A year ago, Matt Hicks was just a normal guy living with friends in Exeter, U.K., working as an environmental consultant and playing hockey in his spare time. But when the producers behind Fox's new reality show I Wanna Marry Harry reached out to him, Hicks thought, "Why not?"
The twist: Hicks would have to pretend to be Prince Harry while courting 12 American girls.
"I was like, 'Sure, this will be great,'" Hicks recalls to TVGuide.com. "It's six weeks getting treated like a prince, meeting some really cool, hot American girls, [and I] get paid for it. And I still had my job when I went back. So it was a win-win situation.
"And if I find a romantic interest along the way," Hicks adds, "all the better."
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While Hicks admits he initially saw the experience "through rose-tinted glasses," once filming actually began it wasn't quite what he expected. "I hadn't thought about all the deceiving and the lying and how I'd feel about that," Hicks says. "It was all a bit of fun, but after the process went on, that got a bit draining: the mental side of having to remember every single detail about Harry every time I opened my mouth to talk to the girls."
Fortunately, the production team gave Hicks a "blitz Harry school," one week of training where he was taught about the prince's military career, schooling, friends, past scandals, exes and hobbies, including how to ride a horse, skeet shoot and ballroom dance. "It was really fun. But I wouldn't say I'm competent at any of them," Hicks jokes.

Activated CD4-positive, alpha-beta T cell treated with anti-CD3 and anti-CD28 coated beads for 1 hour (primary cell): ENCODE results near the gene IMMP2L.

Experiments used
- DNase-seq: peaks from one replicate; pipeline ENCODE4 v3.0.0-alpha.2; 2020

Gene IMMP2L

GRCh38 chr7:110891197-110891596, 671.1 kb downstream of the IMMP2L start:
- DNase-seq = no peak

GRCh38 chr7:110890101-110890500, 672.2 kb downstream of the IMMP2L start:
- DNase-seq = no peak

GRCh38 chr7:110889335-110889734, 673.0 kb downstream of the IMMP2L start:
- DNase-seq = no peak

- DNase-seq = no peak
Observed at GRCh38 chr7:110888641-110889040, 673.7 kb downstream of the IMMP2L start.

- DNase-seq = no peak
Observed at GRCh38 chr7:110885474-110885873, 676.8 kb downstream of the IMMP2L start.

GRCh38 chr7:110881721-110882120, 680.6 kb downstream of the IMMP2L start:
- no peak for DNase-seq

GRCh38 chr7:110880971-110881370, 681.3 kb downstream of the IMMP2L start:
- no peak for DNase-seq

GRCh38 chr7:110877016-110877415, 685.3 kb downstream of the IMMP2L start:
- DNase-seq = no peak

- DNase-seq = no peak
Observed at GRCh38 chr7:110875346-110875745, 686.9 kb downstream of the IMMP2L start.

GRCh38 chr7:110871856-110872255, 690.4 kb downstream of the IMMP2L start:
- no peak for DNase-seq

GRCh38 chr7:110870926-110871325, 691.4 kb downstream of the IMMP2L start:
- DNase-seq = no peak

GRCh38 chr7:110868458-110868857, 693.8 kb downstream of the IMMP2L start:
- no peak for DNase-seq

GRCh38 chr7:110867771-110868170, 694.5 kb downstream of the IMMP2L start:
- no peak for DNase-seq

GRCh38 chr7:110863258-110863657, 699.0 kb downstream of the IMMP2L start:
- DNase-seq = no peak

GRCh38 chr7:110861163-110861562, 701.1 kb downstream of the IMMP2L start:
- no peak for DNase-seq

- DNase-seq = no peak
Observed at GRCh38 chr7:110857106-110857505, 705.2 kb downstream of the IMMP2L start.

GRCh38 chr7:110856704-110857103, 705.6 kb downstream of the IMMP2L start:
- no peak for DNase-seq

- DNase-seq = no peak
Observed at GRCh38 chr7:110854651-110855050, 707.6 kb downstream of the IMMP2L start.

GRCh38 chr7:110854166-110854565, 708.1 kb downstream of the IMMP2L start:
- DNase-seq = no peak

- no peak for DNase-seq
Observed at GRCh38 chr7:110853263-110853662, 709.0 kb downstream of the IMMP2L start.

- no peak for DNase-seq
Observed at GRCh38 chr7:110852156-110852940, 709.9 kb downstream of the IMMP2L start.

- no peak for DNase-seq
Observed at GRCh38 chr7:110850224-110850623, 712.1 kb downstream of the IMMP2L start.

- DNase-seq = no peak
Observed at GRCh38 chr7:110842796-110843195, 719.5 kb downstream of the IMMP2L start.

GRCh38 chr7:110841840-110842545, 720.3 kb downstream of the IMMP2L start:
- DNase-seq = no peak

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One of the most interesting aspects of I Wanna Marry Harry is the fact that none of the women were actually told Hicks was Prince Harry. They just knew going in that they would be competing for an eligible bachelor, so the pressure was on Hicks to really sell it. "Some believed more than others, and some wanted to believe more," Hicks says. "Some were more skeptical, but I think even those ones who are more skeptical were just completely confused by the situation ... It was tricky. I had to have some really odd conversations. I think I might have even slipped up a few times, but nothing jeopardized the show."
Though Hicks had to stay in character throughout the six-week process, he says he did manage to make some genuine connections with the girls. "I tried to put as much of me into it as possible, so when they asked about my traveling I spoke about the traveling that I've done because I assumed they wouldn't know any different," Hicks says. "I wasn't necessarily opening up, but they were opening up to me by the end. And the girls at the end were obviously ones I liked more."
Hicks admits he doesn't have "a lot of guilt" over lying to the girls. "At the end of they day, everyone signed up for a reality TV show. It's all a bit of fun. Anyone whose criticizing it for being cruel or saying I deceived them, they're just taking it all too seriously."
I Wanna Marry Harry premieres Tuesday at 9/8c on Fox. Will you tune-in?
Get a first look at some of the female contestants here.